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The occurrence of left ventricular hypertrophy in normotensive individuals in a community setting in North-East Trinidad

Authors Bacchus, Singh K, Ogeer, Mungrue K

Published 6 July 2011 Volume 2011:7 Pages 327—332

DOI https://doi.org/10.2147/VHRM.S14616

Review by Single-blind

Peer reviewer comments 2


Romel Bacchus, Kristianna Singh, Ijaz Ogeer, Kameel Mungrue
Department Paraclinical Sciences, Public Health and Primary Care Unit, Faculty of Medical Sciences, University of the West Indies, EWMSC, Mt Hope Trinidad

Objective: The purpose of this study is to determine primarily the occurrence of left ventricular hypertrophy (LVH) in normotensive Trinidadians.
Design and methods: Enrolment into the study required participants to have normal blood pressure (≤140/90) using the JNC 7 (The Seventh Report of the Joint National Committee on Prevention, Detection, Evaluation, and Treatment of High Blood Pressure) classification, free of type 2 diabetes, as well as no existing LVH. Upon entry into the study, participants were first screened for LVH using a standard 12-lead electrocardiogram (ECG), using the Sokolow–Lyon index and the Cornell index. ECHO was used to confirm or refute the diagnosis of LVH.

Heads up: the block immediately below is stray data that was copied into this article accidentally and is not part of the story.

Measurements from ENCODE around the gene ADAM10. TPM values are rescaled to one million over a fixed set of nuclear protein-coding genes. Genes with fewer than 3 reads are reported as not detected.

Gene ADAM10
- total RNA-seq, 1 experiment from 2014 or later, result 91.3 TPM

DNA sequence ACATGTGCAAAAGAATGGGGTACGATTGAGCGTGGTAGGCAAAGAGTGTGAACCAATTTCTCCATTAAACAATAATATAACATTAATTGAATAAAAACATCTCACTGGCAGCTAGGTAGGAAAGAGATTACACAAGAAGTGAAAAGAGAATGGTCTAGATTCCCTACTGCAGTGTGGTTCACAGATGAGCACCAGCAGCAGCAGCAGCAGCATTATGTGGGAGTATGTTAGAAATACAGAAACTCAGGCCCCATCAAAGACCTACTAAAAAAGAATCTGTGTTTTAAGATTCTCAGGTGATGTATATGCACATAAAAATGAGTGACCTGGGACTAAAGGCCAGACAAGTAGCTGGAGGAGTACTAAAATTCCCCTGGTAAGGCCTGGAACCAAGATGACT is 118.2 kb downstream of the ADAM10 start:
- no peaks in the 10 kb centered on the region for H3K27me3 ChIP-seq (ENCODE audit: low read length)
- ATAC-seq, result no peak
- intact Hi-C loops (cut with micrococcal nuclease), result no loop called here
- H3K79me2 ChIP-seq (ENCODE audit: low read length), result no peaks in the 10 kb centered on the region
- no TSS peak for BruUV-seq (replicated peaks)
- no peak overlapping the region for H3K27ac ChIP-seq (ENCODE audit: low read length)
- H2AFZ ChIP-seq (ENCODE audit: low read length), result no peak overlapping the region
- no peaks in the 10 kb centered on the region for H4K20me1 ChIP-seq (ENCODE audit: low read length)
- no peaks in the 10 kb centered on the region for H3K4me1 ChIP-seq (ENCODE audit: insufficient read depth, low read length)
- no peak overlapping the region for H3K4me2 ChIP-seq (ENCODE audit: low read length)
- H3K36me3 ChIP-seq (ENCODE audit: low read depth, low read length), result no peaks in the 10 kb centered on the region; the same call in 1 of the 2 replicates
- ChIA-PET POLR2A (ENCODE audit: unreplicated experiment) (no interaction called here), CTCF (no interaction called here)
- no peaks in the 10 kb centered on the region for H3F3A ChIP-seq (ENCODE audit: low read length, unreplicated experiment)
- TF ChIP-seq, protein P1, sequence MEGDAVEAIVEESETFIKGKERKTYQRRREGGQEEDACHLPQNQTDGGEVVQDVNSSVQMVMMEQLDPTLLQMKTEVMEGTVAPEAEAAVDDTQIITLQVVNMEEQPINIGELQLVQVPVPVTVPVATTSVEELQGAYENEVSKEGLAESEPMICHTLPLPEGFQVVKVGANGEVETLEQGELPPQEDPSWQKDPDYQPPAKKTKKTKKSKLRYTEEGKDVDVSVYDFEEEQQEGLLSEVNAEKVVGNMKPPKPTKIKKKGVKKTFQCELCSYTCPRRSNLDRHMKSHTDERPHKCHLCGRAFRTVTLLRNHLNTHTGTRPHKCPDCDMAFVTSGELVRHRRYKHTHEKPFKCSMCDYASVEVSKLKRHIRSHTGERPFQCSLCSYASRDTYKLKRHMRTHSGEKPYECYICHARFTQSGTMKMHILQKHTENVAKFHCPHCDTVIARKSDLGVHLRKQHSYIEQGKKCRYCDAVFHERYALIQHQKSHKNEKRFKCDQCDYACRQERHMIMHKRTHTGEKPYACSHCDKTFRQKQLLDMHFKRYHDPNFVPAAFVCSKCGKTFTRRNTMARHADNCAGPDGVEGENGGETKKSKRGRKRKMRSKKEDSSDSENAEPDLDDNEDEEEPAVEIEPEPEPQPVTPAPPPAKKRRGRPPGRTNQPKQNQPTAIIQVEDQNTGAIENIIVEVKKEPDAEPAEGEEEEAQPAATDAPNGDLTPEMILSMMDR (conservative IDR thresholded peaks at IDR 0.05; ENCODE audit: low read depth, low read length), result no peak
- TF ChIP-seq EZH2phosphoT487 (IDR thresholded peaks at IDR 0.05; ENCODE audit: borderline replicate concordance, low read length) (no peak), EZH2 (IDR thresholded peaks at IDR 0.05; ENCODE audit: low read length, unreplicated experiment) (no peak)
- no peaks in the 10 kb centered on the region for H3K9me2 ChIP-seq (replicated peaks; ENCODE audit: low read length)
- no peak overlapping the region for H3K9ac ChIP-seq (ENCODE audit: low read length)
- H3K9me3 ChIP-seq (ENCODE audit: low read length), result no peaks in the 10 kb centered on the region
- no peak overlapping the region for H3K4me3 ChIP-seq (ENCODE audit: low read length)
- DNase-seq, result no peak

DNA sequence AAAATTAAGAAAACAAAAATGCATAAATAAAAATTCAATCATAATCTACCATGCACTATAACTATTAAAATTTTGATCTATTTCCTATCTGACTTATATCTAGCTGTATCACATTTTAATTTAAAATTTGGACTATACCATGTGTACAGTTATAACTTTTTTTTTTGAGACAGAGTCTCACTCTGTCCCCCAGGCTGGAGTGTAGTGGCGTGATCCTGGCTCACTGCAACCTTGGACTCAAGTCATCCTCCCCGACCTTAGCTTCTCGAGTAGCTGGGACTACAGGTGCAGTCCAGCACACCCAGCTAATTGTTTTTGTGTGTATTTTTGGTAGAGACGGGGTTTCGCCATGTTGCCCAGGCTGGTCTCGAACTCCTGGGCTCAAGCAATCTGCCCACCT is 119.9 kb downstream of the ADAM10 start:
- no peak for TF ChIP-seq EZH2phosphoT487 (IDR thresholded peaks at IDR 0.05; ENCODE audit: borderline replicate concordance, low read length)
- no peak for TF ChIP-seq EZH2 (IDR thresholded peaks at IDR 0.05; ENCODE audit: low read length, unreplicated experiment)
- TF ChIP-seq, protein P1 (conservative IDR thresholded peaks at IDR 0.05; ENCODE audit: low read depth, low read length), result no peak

Results: A total of 209 patients met the criteria for entry into the study. Of these, 63.6% had LVH using Cornell criteria and 68.2% using LVH by Sokolow–Lyon criteria. Subsequently, ECHO confirmed the diagnosis in 2.9% using American Society of Echocardiography criteria and 1.5% using World Health Organization criteria. Thus the estimated prevalence of LVH in normotensive individuals was approximately 3%.
Conclusion: The estimated prevalence of LVH in normotensive individuals appears to be relatively high if an ECG is the single investigation performed, which is common in our setting and may also be common in the developing world. However, using ECHO, the prevalence of LVH approaches a value similarly reported in the literature. Therefore, these findings raise two important issues: 1) the use of criteria such as the Cornell and Sokolow–Lyon voltage criteria established in the developed world from populations of vastly different ethnic backgrounds may not be widely applicable, and 2) all individuals suspected of having LVH should have an ECHO.

Keywords: hypertension, normotensive, echocardiography, Sokolow–Lyon

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